BACKGROUND: Autoimmune encephalitis (AE) represents a complex syndrome with diverse clinical manifestations and therapeutic outcomes. Aim of this study is to report the clinical characteristics and the long-term outcome of patients with paraneoplastic and idiopathic AE. METHODS: All patients with subacute encephalopathy admitted to the Neurology Department of our Institution from January 2012 to May 2019 were consecutively enrolled. Patients' serum and cerebrospinal fluid (CSF) were tested for neural-specific autoantibodies (Ab) by indirect immunofluorescence assays on mouse brain, rat neurons, cell-based assays and immunoblots. Outcome was assessed by the modified Rankin Scale score (mRSs). RESULTS: From 107 adult patients with subacute encephalopathy, 50 patients were finally diagnosed with AE. Neural Ab were detected in 45/50 patients (90%). Lgi1-IgG was the most frequent (6/50, 12%) Ab specific to neural surface antigens (NsAb) detected in adults with AE. Paraneoplastic encephalitis was diagnosed in 16/50 patients (32%). The presence of bilateral temporal lobe lesions at MRI and CSF-restricted oligoclonal bands (OCB) was associated with higher probability to detect cancer at the time of AE diagnosis. All patients with NsAb had a good outcome at last follow-up. Severe disability at AE onset and the lack of long-term immunosuppression predicted a poor outcome. CONCLUSIONS: Lgi1-IgG was the most frequent Ab detected. Patients with bilateral temporal lobe lesions and OCB have higher probability to harbor an occult tumor. In these patients a strict surveillance and monitoring for cancer detection is recommended.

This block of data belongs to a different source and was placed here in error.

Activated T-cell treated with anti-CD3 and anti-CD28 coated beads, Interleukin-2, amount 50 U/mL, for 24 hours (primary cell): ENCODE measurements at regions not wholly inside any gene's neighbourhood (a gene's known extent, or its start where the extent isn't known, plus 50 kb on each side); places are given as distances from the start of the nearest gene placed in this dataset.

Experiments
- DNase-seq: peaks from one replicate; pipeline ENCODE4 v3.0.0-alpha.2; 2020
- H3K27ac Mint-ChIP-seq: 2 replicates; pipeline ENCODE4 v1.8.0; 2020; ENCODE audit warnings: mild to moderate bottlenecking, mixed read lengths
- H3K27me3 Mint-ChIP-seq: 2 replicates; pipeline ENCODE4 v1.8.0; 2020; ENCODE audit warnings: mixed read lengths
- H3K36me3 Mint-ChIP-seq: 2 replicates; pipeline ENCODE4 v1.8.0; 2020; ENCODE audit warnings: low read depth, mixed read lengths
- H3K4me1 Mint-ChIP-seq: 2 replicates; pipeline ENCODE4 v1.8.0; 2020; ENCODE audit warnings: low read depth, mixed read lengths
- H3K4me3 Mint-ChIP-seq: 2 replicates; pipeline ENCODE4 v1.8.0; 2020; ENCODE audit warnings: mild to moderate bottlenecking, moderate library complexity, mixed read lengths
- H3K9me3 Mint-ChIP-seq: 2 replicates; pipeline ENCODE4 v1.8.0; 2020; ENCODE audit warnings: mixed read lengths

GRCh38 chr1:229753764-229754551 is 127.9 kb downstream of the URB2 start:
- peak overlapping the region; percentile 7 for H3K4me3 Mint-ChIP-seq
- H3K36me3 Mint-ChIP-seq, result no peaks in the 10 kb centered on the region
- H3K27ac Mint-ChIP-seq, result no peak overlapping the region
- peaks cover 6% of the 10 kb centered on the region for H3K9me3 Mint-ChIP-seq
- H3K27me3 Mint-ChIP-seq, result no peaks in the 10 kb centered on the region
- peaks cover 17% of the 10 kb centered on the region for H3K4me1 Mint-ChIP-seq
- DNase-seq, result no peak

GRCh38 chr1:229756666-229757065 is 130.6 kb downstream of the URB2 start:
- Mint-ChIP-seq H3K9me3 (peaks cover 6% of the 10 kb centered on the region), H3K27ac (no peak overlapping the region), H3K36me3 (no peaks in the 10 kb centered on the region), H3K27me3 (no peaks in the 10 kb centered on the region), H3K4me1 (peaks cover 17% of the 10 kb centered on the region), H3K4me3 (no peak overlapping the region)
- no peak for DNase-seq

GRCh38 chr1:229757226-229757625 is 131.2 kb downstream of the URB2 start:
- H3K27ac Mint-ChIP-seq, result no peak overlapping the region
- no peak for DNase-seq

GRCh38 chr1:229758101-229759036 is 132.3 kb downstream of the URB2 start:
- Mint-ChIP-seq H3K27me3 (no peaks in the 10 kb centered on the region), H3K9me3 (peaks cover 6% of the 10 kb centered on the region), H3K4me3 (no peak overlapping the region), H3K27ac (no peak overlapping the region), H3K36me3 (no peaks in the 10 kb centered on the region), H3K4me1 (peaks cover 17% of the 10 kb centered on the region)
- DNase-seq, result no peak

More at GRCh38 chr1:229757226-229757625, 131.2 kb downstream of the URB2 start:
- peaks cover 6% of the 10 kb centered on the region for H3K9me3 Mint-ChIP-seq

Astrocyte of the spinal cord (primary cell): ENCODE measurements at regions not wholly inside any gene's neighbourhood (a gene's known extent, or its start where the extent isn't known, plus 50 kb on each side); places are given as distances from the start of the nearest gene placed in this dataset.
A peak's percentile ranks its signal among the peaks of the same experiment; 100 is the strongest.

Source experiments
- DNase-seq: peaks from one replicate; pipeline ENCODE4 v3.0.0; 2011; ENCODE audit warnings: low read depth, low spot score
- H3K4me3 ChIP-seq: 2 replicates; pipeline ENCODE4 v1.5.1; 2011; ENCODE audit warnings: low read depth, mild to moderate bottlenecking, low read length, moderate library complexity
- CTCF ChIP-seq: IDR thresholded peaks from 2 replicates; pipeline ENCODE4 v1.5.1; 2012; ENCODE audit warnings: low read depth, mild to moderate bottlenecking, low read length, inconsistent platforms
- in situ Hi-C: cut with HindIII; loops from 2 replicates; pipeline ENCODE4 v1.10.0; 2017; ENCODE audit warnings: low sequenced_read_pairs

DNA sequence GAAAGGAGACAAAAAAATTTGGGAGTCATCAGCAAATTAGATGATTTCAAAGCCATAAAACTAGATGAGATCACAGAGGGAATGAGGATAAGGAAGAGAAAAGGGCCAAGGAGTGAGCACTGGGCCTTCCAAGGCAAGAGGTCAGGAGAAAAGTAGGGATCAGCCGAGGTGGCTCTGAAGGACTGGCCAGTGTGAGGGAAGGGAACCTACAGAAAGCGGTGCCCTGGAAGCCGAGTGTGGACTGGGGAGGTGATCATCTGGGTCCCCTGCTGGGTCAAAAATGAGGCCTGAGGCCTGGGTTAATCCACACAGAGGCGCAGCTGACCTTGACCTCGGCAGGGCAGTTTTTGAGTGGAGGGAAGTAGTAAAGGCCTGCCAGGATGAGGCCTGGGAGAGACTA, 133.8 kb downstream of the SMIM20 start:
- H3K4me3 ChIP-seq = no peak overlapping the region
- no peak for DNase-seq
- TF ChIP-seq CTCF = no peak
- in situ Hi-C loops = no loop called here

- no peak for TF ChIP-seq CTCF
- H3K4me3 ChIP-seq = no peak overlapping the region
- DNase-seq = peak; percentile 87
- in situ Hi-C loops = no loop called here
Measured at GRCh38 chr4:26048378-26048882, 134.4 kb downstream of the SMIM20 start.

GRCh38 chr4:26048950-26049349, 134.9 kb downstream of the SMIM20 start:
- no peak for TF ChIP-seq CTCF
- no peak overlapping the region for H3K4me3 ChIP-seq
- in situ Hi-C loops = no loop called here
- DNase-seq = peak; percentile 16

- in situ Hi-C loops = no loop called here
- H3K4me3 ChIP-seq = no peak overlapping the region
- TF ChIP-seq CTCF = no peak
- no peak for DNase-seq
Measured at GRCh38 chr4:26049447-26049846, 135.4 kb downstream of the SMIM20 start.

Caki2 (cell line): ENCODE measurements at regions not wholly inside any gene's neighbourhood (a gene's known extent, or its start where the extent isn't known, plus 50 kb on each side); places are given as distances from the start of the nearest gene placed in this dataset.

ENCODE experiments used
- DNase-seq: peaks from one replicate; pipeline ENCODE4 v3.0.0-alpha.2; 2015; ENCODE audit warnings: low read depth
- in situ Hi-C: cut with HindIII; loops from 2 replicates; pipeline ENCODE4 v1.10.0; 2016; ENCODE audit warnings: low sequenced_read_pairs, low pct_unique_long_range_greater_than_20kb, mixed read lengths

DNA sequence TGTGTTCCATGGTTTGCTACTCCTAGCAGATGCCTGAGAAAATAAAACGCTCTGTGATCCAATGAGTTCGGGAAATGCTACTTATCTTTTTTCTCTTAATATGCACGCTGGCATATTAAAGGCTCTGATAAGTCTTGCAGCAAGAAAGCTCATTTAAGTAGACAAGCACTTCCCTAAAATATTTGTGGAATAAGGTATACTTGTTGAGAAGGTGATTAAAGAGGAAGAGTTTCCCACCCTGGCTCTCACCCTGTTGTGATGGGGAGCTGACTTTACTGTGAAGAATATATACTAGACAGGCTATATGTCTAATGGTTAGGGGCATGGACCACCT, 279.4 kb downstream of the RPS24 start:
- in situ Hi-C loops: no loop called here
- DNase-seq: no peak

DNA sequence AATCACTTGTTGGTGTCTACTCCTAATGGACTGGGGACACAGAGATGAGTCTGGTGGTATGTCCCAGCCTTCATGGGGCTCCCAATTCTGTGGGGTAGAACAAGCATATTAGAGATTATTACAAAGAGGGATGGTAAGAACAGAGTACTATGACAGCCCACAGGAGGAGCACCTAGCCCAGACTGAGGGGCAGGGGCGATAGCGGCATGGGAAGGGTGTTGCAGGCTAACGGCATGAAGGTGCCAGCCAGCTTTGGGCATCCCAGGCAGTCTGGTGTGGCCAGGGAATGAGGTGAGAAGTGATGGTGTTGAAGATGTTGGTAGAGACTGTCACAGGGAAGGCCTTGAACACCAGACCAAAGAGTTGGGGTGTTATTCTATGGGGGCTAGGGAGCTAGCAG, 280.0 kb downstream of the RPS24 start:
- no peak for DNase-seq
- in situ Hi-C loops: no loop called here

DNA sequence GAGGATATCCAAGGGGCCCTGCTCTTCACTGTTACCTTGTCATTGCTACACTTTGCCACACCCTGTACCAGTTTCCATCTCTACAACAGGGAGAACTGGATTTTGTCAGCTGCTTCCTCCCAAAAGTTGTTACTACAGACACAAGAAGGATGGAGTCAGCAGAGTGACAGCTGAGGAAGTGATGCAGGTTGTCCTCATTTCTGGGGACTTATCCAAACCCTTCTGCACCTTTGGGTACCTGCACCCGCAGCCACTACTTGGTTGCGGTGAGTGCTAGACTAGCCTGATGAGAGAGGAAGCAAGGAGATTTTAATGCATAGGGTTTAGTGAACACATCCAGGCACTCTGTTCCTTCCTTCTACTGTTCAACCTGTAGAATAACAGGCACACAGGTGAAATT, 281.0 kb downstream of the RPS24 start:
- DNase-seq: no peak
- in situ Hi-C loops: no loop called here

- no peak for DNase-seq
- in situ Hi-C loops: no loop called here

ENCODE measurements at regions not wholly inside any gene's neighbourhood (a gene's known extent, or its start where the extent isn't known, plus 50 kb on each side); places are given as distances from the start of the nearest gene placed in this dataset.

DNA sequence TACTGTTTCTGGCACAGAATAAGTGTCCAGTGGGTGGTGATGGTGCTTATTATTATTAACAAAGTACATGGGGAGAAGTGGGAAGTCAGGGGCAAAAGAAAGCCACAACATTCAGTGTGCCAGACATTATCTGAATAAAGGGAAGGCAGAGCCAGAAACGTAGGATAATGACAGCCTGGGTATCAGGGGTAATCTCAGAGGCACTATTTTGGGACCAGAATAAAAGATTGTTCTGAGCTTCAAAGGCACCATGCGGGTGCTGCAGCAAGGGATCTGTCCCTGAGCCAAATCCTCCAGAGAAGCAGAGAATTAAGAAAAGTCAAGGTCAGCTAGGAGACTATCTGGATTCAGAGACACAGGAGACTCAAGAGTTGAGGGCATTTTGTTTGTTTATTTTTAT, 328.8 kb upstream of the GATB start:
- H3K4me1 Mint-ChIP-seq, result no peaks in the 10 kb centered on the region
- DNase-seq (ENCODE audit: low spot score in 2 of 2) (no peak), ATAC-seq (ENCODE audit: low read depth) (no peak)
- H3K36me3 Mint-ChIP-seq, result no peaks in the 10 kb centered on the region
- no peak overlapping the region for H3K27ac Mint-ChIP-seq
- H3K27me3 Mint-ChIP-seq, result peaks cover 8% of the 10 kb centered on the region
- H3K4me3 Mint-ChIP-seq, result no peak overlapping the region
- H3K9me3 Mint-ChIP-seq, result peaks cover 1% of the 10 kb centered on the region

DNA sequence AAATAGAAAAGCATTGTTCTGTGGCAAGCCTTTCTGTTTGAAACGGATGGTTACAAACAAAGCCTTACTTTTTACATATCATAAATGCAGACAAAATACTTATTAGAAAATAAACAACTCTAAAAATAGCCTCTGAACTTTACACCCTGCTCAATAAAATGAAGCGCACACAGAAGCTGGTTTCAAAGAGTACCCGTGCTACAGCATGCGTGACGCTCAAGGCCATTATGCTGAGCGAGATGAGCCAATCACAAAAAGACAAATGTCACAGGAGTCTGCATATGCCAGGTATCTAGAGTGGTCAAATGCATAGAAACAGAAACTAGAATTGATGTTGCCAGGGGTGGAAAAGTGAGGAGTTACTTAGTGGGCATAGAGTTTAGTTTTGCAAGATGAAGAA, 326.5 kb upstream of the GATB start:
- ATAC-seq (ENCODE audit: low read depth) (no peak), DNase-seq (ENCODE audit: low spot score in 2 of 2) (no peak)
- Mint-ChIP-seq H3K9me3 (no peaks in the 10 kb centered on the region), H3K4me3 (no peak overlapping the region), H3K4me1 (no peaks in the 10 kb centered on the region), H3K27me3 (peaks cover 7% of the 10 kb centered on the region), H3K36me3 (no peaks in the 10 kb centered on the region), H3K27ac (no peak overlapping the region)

- autoimmune diseases